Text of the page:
These spectra also give us a nearly instantaneous measure of galaxies' evolution, through their rates of star formation as measured over several timescales. The emission lines from H11 regions, which can usually be distinguished from AGN phenomena, give the current rate of star formation as modified by any dust extinction, averaged over the short lifetimes of hot ionizing stars. Other features give longer averaging times, weighted in various ways. Balmer absorption is strong for stellar populations of ages 108-109 years, with H the last one to be clearly enhanced in a fading burst of star formation. The 4000-A break gives a very long-time average of the temperature mix of the stars, essentially telling when a galaxy ceased active star formation. This has been used to advantage for several sets of galaxies, showing a decrease in break amplitude for redshifts beyond about z = 0.9. Estimating formation ages, which in practice means the time since the dominant stellar population formed, exploits the leverage from lookback time. When we observe populations of galaxies progressively earlier in time, any substantial episodes of star formation become clear, even if their signatures have faded beyond distinction at the current epoch. This is especially valuable for elliptical galaxies, for which the 4000-A break amplitude is very well-behaved and systematic in our neighborhood. This tells us that the last significant star formation occurred at approximately the same cosmic epoch for most ellipticals. Measurements at redshifts closer to this epoch can clearly improve the precision with which we know when this happened, and whether the process was actually coeval for the whole class. Spectra can also show us when such galaxies have had a more recent burst of star formation, with two populations of quite different age coexisting. These have been termed "E + A'' or "K + A'' galaxies, from the combination of the typical spectrum of an elliptical galaxy (much like a K star) with the Balmer absorption from younger stars (as is strongest in single stars of spectral type A). These composite spectra (Figure 9.3) seem to be more common toward higher redshifts, perhaps indicating that the protracted star formation in many ellipticals was episodic.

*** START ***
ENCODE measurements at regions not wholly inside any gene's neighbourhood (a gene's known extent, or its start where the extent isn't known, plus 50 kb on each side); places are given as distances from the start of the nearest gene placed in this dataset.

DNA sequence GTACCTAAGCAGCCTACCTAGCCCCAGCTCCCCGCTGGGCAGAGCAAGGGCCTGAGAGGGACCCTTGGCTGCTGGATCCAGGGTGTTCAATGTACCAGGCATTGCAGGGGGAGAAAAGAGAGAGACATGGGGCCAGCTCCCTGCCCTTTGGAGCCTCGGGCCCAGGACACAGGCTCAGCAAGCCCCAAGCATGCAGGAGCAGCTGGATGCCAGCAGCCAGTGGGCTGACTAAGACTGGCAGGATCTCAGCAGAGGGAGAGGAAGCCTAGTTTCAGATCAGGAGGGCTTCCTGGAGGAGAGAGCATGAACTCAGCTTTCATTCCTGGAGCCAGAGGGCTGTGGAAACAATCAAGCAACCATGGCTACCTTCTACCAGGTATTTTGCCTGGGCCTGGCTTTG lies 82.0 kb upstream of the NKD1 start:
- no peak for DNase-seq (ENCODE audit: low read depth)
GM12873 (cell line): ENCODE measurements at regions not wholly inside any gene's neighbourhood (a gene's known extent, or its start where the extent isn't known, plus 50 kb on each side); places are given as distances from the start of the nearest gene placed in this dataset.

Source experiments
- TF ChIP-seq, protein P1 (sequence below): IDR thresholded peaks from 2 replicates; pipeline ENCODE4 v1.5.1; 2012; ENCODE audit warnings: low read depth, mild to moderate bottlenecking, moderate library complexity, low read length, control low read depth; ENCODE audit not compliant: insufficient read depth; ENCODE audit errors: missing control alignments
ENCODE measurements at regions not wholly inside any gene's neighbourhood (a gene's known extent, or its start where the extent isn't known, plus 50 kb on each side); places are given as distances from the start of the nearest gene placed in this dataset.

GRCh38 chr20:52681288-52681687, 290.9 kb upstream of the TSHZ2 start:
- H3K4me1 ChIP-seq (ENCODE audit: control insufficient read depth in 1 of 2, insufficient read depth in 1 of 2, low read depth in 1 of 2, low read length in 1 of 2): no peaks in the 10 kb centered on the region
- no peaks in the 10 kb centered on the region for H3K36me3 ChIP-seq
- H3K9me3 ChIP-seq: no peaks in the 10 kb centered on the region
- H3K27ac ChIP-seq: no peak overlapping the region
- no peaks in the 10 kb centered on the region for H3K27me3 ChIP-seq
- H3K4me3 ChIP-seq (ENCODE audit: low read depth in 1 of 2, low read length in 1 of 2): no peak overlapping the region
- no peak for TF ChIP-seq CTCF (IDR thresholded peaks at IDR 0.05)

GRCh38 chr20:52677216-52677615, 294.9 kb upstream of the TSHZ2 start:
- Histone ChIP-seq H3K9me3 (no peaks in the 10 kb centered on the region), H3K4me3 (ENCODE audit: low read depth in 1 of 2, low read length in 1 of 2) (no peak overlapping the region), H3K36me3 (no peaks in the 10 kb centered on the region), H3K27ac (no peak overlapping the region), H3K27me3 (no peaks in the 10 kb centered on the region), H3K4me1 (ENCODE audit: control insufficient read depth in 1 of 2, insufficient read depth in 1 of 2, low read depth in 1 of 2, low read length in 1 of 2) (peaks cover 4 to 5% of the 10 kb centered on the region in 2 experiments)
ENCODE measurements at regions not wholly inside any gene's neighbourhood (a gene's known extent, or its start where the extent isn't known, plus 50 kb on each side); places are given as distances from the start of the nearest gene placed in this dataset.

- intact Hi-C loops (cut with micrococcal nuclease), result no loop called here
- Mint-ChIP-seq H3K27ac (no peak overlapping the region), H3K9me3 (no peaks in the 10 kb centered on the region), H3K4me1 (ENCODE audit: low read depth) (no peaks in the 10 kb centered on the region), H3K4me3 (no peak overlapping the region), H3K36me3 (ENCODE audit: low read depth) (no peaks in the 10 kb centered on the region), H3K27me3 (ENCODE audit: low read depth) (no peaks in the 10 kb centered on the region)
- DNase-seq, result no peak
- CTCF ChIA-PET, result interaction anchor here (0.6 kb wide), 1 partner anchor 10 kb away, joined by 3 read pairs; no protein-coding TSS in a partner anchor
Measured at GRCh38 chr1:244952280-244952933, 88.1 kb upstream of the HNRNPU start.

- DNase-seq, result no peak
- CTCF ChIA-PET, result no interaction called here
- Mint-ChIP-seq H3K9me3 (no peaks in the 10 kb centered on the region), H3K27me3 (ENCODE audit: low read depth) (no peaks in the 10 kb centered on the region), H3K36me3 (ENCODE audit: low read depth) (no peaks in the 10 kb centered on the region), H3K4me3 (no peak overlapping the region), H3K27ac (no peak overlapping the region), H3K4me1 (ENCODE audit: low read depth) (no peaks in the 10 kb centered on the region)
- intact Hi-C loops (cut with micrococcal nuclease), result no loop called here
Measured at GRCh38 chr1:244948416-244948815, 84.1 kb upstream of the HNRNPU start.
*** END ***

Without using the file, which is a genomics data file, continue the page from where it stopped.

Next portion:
In the data to date, we find a "red envelope'': the galaxies at each redshift which have undergone the least recent star formation and thus have the strongest 4000-A break. This envelope is closely related to the red sequence in galaxy color in the emitted frame, as smeared by redshifting of the spectrum and dimming by distance at each redshift. The amplitude of the spectral break for these reddest galaxies decreases with redshift, as we look backwards in time. The rate and pattern of this change is sensitive both to the cosmological parameters (since the age corresponding to a particular redshift depends on the Hubble constant and expansion history, while the required mix of stellar ages does not) and the star-formation history. It is

3800 4000 4200 4400 4600 4800 5000 5200 Emitted wavelength (A)

Figure 9.3. Composite galaxy spectra as tracers of old starbursts. This comparison shows an E + A or K + A spectrum on the top, represented by the local example NGC 4569 in the Virgo Cluster, compared with a normal elliptical galaxy below. The strong Balmer absorption lines of hydrogen, labeled at the top, are strongest in stellar population a few hundred million years old, which must dominate the light for these lines to be so strong. Features from an older population can also be seen, most notably in the labeled features in the lower spectrum. Such composite spectra indicate that a very strong starburst has occurred and been quenched rapidly. (Data by the author, from Mt. Lemmon Observatory.)

interesting that single-age models for the stellar populations will not fit this envelope for any simple cosmology (Figure 9.4), requiring that even elliptical galaxies still harbored significant star formation until nearly z = 1 (about 8 billion years ago for a typical cosmology).